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Syria Resistant to U.S. Pressure for Change

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Syria Resistant to U.S. Pressure for Change

Middle East

Syria Resistant to U.S. Pressure for Change

Syria Resistant to U.S. Pressure for Change

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  • <iframe src="" width="100%" height="290" frameborder="0" scrolling="no" title="NPR embedded audio player">
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Relations between the United States and Syria have worsened, as the Bush administration has applied increasing pressure on the Syrian government. The Bush administration says Syria continues to allow militant Arab fighters to cross between Syria and neighboring Iraq.


Syria's relations with the Bush administration are at an all-time low. The United States has extended economic sanctions against Syria and recalled the American ambassador to Damascus. Last month, Washington froze the assets of two high-ranking Syrian officials. The Bush administration says Syria continues to allow Arab militants to cross into neighboring Iraq. The intense pressure is designed to change Syrian behavior in a hurry, but as NPR's Deborah Amos reports, Syria's president, Bashar Al-Assad, is taking his time.

(Soundbite of "America, Excuse Me"(ph))

Unidentified Man #1: (Foreign language spoken)

DEBORAH AMOS reporting:

This performance is the hottest ticket in Damascus. The theater is packed every night.

(Soundbite of "America, Excuse Me")

Unidentified Man #2: (Foreign language spoken)

AMOS: The play, "America, Excuse Me," is a broad comedy with a not-so-subtle plot. A Syrian man considers marrying a beautiful American visitor. She tempts him with Pizza Hut and McDonald's, delights unavailable in Syria. But indignant, he turns her down flat when the American demands he kiss her hand. Anwar Baghdadi(ph) has seen the play many times. He says Syrians applaud the play's message.

Mr. ANWAR BAGHDADI (Play Attendant): (Foreign language spoken)

AMOS: `America can't force Syria to bend to its will,' he explains. `You can't bring change from the outside.'

(Soundbite of music from the play)

AMOS: The Syrian regime has been sending the same message to Washington, but in June, the Bush administration turned up the heat. The US Treasury Department announced it was freezing the financial assets of two Syrian officials, including the minister of Interior, Ghazi Kanaan, a move that angered the Syrian government, says Mehdi Dakhlallah, the minister of Information.

Mr. MEHDI DAKHLALLAH (Minister of Information): It's a new kind of pressure, especially that Mr. Kanaan is a Cabinet minister and he is not an ordinary individual.

AMOS: It is a symbolic gesture, says Flynt Leverett with the Saban Center, a think tank in Washington, and the author of a new book on Syria. The US government can only freeze accounts in the United States where Syrian officials are unlikely to keep their money. But the presidential order, says Leverett, was designed to send a message.

Mr. FLYNT LEVERETT (Saban Center): The clear message is there's something fundamentally wrong with this regime with the people who are leading Syria.

AMOS: The people leading the regime got the message, says Marwan Kabalan, an international relations professor at Damascus University.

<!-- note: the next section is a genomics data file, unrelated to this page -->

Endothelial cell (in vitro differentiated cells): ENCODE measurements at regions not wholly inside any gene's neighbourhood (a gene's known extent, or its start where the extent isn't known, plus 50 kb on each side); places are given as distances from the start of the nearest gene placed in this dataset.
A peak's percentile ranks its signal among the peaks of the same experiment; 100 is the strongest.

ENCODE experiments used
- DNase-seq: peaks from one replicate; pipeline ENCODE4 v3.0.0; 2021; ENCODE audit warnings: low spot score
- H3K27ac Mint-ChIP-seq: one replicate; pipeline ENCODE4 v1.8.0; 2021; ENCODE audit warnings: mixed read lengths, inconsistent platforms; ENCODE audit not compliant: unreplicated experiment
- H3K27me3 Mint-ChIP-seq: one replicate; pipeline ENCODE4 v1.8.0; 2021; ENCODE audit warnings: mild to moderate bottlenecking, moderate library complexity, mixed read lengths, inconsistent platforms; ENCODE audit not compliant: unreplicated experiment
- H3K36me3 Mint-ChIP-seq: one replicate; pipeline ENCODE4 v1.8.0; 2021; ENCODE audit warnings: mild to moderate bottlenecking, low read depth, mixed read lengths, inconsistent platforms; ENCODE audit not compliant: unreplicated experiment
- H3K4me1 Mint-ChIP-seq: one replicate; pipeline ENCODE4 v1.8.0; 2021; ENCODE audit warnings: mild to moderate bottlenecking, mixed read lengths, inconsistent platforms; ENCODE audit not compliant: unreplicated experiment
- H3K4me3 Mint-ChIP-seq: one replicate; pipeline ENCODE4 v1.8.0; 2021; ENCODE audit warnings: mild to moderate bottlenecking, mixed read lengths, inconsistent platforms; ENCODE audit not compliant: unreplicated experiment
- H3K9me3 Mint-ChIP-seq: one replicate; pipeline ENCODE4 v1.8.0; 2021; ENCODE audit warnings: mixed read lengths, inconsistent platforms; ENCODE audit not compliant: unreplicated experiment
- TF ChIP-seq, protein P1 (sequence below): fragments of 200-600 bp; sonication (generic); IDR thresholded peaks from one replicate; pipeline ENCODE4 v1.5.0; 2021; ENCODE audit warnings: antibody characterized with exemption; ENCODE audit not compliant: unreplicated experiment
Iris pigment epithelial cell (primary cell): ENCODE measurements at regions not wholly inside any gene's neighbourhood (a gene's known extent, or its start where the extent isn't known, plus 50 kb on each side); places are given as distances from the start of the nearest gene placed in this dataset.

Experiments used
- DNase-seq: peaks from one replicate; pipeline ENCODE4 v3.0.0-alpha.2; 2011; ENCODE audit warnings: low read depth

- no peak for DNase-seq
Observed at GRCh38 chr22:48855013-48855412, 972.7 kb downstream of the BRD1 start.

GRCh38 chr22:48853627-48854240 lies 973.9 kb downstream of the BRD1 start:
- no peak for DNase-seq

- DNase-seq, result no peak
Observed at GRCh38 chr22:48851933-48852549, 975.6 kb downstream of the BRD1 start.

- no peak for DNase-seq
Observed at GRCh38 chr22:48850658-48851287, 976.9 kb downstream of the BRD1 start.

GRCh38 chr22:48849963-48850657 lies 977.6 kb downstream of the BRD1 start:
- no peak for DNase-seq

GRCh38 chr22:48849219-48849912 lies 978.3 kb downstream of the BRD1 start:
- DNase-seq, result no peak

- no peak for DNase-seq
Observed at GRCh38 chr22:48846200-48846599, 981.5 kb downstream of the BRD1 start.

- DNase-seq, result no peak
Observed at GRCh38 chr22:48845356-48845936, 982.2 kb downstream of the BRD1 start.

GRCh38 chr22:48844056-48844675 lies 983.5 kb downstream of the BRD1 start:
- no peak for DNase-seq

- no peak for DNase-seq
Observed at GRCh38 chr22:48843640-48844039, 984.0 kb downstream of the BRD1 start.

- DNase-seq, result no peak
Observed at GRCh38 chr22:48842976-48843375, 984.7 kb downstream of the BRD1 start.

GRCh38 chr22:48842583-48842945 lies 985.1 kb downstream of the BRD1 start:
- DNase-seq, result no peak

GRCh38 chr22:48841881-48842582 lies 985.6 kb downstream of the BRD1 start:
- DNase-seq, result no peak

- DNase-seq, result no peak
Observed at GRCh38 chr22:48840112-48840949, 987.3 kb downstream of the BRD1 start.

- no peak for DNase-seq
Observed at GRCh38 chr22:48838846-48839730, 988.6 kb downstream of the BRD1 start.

Professor MARWAN KABALAN (Damascus University): The psychological effect I believe was huge and, in fact, the Americans are now really after them. They are after regime change in Syria. They're very much convinced about this, by the way.

(Soundbite of activity on Damascus' streets)

AMOS: But here in Damascus, Syria's busy capital, the regime of President Bashar Al-Assad is very much in control, according to Western diplomats. In the last month, President Assad has moved his loyalists into key positions, including the four security services. He has promised domestic economic reforms and cracked down on domestic opposition, blocking any challenge at home. Assad has consolidated his power, says Marwan Kabalan, and can now set his own pace for change.

Prof. KABALAN: You can't actually overthrow any Arab regime, forget about Syria, with this external pressure. The regime is very much in control, the opposition is very weak, and the Americans can't do much.

AMOS: At the same time, some European governments see a different Syria, one that is actually meeting Western demands. Syria has reached out to Iraq pledging to open an embassy in Baghdad. President Assad himself hosted a conference with Palestinian groups for the first time, urging them to cooperate as Israel pulls out of Gaza. A Web site that tracks Syrian politics observed recently the Americans are counting Syrian mistakes, while the Europeans are counting successes. Volker Prectus(ph), a foreign policy specialist in Berlin, says a collapse of the Syrian government would mean chaos.

Mr. VOLKER PRECTUS (Foreign Policy Specialist): We want to preserve stability in the region, so if a government is prepared to move forward, you wouldn't find a common agenda here of Americans and Europeans to push that government away.

AMOS: Preserving stability--that's what Syrian officials offer and point to the instability in neighboring Iraq.

Mr. ABDULLAH DARDARI (Deputy Prime Minister, Syria): The last thing America wants is a destabilized Syria.

AMOS: Abdullah Dardari is Syria's deputy prime minister.

Mr. DARDARI: We are stretching our arms to the Americans for dialogue. Let's sit down and pinpoint what are your interests and what are our interests.

AMOS: So far, Washington is not convinced, charging Syria is a dictatorship sponsoring assassinations in Lebanon and allowing militant Arab fighters to cross into Iraq. While some in the administration say they have seen some changes in Syria's behavior, it only proves, they say, that pressure works. Deborah Amos, NPR News.

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